Establishment Republicans are abandoning their posts to throw the midterms to the Democrats to derail President Trump’s ‘America First’ agenda.

Rep. Darrell Issa (R-Calif.) is the latest Congressman to announce his retirement.

“While my service to California’s 49th district will be coming to an end, I will continue advocating on behalf of the causes that are most important to me, advancing on behalf of the causes that are most important to me, advancing public policy where I believe I can make a true and lasting difference, and continuing the fight to make our incredible nation an even better place to call home,” he said in a statement Wednesday.

Issa, who served in the House since 2001, is the latest Republican to announce his retirement from Congress.

Others include Sens. Orrin Hatch (R-UT), Bob Corker (R-TN), Jeff Flake (R-Ariz.), and Rep. Jason Chaffetz.

Flake even announced his retirement in a scathing anti-Trump speech, and warned of the “potency of the populist appeal” that “threatens to turn us into a fearful, backward-looking people.”

“I have decided that I will be better able to represent the people of Arizona and to better serve my country and my conscience by freeing myself from the political considerations that consume far too much bandwidth and would cause me to compromise far too many principles,” he said.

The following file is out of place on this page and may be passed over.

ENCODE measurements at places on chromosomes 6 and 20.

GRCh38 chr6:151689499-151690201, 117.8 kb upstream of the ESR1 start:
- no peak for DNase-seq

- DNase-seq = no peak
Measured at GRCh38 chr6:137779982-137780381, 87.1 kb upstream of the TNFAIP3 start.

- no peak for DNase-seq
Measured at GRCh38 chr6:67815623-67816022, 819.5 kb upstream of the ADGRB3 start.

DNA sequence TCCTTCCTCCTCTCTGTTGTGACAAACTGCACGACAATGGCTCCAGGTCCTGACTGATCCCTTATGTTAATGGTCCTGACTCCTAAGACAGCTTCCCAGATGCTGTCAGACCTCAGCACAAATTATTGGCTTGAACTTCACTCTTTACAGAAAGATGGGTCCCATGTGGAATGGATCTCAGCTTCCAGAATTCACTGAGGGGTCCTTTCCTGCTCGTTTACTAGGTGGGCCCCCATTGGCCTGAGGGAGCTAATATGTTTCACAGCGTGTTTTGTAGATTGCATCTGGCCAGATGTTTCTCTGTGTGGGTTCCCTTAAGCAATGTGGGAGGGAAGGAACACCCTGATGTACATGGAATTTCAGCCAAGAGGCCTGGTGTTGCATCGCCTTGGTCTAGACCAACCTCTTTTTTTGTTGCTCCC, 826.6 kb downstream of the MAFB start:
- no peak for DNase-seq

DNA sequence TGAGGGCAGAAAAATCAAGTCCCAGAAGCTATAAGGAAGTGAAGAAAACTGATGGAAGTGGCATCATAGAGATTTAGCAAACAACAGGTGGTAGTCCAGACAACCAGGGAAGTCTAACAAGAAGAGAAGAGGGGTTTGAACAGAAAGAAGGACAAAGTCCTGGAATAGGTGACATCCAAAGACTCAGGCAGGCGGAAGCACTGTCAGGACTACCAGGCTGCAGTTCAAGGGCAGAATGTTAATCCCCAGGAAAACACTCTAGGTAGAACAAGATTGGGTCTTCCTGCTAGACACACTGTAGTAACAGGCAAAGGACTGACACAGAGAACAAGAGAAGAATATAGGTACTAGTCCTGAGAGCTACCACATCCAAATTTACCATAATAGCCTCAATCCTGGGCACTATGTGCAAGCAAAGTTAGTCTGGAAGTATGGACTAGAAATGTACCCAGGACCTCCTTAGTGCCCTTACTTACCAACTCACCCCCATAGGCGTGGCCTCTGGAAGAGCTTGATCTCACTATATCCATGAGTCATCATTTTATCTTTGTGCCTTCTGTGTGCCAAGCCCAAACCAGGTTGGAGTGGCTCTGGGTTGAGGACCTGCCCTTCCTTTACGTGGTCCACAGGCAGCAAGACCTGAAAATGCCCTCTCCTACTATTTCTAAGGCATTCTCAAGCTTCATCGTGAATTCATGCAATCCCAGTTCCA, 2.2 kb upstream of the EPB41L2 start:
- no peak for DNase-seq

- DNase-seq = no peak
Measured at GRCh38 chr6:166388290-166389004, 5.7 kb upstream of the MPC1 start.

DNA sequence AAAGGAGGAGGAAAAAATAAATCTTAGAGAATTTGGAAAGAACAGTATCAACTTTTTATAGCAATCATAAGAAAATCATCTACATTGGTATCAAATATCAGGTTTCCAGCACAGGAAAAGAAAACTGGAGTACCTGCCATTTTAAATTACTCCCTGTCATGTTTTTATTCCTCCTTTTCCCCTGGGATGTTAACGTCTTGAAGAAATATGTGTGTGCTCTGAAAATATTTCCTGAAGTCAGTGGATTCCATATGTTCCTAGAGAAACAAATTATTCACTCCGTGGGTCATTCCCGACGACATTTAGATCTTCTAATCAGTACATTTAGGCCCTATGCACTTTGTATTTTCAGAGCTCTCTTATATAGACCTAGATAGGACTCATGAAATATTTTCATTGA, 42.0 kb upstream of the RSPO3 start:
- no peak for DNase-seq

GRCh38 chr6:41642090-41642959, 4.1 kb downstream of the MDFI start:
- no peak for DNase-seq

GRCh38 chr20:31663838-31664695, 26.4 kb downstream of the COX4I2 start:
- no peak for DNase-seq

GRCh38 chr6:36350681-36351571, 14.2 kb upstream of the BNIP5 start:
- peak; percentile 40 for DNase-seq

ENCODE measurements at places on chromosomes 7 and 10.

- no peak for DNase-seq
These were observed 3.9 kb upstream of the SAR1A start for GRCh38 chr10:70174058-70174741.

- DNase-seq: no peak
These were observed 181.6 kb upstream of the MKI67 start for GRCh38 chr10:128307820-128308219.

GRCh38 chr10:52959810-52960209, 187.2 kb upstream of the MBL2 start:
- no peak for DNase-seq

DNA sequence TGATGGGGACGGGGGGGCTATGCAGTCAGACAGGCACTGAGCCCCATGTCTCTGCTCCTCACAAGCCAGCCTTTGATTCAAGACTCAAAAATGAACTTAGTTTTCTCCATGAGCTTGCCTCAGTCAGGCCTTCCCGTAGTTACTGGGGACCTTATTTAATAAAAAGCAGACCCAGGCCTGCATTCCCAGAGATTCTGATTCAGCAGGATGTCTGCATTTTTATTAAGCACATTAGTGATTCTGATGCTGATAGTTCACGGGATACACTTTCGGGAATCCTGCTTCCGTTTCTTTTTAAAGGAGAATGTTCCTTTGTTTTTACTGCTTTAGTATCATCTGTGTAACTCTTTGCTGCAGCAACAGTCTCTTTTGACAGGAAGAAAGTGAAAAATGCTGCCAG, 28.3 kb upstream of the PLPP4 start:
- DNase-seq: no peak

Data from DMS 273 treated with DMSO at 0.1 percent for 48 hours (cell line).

Corker is also openly anti-Trump, having called the White House an “adult day care center.”

In total, 31 Republican seats will be open in the midterms compared to 16 Democrat seats.

The establishment wing of the GOP fears a populist uprising more than a loss to Democrats because they’re ideologically more similar to them than the nationalist/populist wing.

The cascade of retirements and resignations could be a larger effort to burn down their own party rather than let the nationalist-populist movement take it over.

“Crazy? Would you put it past them? According to some of the fanatic Never Trumpers – who overlap with much of the GOPe/Conservative Inc. crew – we have some sort of moral obligation to lose as penance for not adhering to their measured, sensible guidance,” wrote Townhall’s Kurt Schlichter.

“Make no mistake – some of them see a defeat in 2018 as the first step back to their former glory.”

The fact is, even if they didn’t “retire” and continued to defend their seats in the midterms, they’d likely still lose to populist insurgents vying to lead the party away from neocon policies.